#8 – Housing. Securing adequate hotel space for events and negotiating rebates and commissions with hotel operators is likely to become more of a challenge. At least one major hotel brand is exploring capping commission and rebate programs. The challenge of protecting rate integrity and of tracking room blocks and rebates (especially in smaller communities) may force the industry to revisit how housing is secured for travel sports events.
#9 – Helping Others. The most successful events have a charitable side to them that make participants feel good about competing. From charity runs to playground clean-ups these events do well by helping others. The question is, “How can we engage our target market and create a positive impact on our community.”
#10 – Creating Experiences. The NCAA Women’s Final Four slogan, “It’s More Than Three Games” says it all. Athletes, young or adult, and spectators at events want their trips to be an experience for the entire family. That means event organizers need to plan supplemental activities for family members to do (apart from the sporting event or competition) that will create memories. This is equally true for world-class running events to youth travel gymnastics tournaments. The more you invest in creating a memorable experience for all participants, the more successful your event and facility will be.
About the Author: Rich Jackim is a licensed attorney, an experienced investment banker, a sports industry entrepreneur and the managing partner of Sports Club Advisors, Inc. Sports Club Advisors is a boutique mergers and acquisitions firm that provides financial advisory services to clients in the sports, fitness and leisure industry. Rich may be reached at firstname.lastname@example.org.Read More
OCTOBER 12-14, 2016 CHICAGO, ILRead More
Several private-equity firms have been aggressively investing in boutique fitness chains, including yoga, spin and barre studio fitness centers. These moves illustrate the growing popularity to investors and consumers alike, of workout classes that aren’t tethered to traditional gyms and monthly membership fees.
In 2015 Boston-based Great Hill Partners purchased YogaWorks, which operates 29 yoga studios in California and New York, from Highland Capital Partners. Great Hill paid approximately $45 million for the company, according to people familiar with the deal.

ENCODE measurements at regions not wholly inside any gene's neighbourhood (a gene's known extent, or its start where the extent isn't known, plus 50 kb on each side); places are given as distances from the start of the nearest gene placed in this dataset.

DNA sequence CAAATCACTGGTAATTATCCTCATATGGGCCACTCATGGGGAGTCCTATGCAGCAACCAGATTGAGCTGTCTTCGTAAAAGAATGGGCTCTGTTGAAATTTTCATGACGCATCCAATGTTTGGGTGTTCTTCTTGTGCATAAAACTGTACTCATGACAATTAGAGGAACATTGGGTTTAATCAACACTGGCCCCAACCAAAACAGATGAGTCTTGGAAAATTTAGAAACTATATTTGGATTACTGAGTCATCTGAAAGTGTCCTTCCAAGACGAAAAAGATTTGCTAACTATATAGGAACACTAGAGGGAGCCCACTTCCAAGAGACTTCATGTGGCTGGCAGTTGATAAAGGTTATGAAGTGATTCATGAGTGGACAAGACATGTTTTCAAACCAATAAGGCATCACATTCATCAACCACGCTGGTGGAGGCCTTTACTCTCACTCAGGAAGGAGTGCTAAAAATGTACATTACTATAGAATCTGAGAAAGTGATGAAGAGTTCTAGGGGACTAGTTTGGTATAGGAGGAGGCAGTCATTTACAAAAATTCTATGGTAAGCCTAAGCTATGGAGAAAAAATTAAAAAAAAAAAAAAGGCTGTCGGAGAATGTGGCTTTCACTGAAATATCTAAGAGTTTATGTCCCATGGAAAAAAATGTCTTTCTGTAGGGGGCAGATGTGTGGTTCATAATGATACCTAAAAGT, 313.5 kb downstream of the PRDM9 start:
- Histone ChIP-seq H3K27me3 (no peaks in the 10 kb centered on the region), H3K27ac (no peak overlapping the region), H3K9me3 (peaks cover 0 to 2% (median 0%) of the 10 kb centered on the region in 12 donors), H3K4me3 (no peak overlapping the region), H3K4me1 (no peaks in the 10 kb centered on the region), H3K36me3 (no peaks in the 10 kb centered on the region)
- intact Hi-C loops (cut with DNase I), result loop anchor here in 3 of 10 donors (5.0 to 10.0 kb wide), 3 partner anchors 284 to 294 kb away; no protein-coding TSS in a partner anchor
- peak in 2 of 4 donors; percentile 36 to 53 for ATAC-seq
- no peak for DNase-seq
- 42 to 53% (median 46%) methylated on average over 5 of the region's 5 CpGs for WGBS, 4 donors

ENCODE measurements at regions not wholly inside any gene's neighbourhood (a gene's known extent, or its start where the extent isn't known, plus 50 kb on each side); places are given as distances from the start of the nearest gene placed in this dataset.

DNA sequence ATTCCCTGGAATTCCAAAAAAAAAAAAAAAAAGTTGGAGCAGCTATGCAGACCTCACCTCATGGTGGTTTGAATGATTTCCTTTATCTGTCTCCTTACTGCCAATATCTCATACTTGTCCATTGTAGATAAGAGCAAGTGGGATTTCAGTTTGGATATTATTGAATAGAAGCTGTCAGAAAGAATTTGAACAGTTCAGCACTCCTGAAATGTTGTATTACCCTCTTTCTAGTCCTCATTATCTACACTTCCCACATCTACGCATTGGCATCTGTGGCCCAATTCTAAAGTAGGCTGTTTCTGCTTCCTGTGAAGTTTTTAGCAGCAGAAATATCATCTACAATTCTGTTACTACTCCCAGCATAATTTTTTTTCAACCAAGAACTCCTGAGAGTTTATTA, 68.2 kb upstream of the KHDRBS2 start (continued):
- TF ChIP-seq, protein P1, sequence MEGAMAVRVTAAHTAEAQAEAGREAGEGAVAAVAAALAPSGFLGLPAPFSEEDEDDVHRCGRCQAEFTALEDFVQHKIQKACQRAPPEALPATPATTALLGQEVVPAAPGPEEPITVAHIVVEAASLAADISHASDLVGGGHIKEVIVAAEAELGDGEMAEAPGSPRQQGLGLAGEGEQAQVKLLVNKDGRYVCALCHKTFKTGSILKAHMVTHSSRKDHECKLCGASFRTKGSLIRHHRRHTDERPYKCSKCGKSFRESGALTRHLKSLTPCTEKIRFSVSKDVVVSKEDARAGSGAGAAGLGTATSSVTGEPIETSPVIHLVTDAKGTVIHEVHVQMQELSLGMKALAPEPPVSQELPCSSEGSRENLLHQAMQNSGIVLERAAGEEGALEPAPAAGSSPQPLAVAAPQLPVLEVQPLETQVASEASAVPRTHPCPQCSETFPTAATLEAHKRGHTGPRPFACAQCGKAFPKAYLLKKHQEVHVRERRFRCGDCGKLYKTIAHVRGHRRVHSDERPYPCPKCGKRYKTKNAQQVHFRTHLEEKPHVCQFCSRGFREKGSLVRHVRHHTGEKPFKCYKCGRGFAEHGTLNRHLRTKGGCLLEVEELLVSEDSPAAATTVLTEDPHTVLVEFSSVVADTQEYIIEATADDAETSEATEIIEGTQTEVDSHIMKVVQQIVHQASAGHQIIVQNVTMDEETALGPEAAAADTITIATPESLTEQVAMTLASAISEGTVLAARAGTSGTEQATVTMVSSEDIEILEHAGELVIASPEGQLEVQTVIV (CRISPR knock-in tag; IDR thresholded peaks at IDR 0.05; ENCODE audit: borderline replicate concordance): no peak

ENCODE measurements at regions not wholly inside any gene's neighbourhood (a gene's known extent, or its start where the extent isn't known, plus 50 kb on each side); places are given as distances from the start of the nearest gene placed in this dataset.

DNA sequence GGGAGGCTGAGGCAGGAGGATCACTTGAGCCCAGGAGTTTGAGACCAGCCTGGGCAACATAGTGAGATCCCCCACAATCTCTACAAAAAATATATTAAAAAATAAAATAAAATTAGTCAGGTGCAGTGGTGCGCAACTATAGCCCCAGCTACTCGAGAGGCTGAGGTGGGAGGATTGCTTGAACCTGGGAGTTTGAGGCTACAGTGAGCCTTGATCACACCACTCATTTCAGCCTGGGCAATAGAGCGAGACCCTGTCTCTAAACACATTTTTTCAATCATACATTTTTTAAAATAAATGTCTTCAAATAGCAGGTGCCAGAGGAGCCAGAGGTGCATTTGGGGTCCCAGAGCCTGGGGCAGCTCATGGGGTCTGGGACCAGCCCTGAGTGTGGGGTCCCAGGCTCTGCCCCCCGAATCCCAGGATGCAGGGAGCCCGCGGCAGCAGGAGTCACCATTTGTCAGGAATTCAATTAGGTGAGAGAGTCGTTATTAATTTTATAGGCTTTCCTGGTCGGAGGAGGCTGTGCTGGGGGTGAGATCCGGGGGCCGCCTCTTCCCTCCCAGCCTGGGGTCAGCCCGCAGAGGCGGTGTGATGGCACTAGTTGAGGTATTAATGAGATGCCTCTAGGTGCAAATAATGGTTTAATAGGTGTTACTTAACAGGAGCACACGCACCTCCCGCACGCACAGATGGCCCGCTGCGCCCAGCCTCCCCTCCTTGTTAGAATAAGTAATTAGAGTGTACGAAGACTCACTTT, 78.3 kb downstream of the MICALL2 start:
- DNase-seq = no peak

Also last year, CorePower Yoga received an investment from private-equity firm Catterton Partners, which enabled them to add about new 20 locations. CorePower Yoga now operates about 100 yoga studios around the U.S.
“Right now we are seeing a shift away from traditional gyms towards more specialized programs, as consumers want their workout routines to be more fun and engaging,” said Sports Club Advisors partner Rich Jackim, who added that his firm’s research indicates that yoga and boutique fitness class attendance is up 12% over a year ago. Sports Club Advisors is an M&A firm that puts together deals in the health, fitness and sports club sector.
Jackim said buyers like boutique fitness clubs that offer unique programming and have strong brand recognition. For example, YogaWorks, in addition to its studios, also runs a yoga school that has trained thousands of yoga instructors worldwide, according to its website.
Private-equity firms often buy companies to serve as “platforms”, which they then grow aggressively by making a series of add-on acquisitions over 4-6 years, before selling or taking the company public. With Great Hill’s acquisition of YogaWorks, Jackim said he expects to see a consolidation in the yoga sector over the next five to six years. Right now, the yoga sector is highly fragmented with between 7,000 and 9,000 yoga studios in North America, most of which are independently owned and operated.
Investors are also racing to close deals in other areas of the fitness sector in addition to yoga. In April last year, private-equity firm Catterton Partners, the firm that invested in CorePower Yoga also invested in the indoor cycling studio, FlyWheel. Flywheel’s main rival is SoulCycle, whose parent, Equinox Fitness, is owned by a private-equity group called Leonard Green & Partners.
Flywheel also offers a ballet-inspired class known as FlyBarre that’s similar to one offered by Pure Barre, which is backed by South Carolina-based buyout firm WJ Partners.
According to Sports Club Advisors the number of new locations that boutique fitness chains have opened has increased by 450% between 2010 and 2015. That makes boutique fitness chains the fastest-growing segment of the $22-billion-a-year U.S. health-club industry, according to the mergers and acquisitions firm.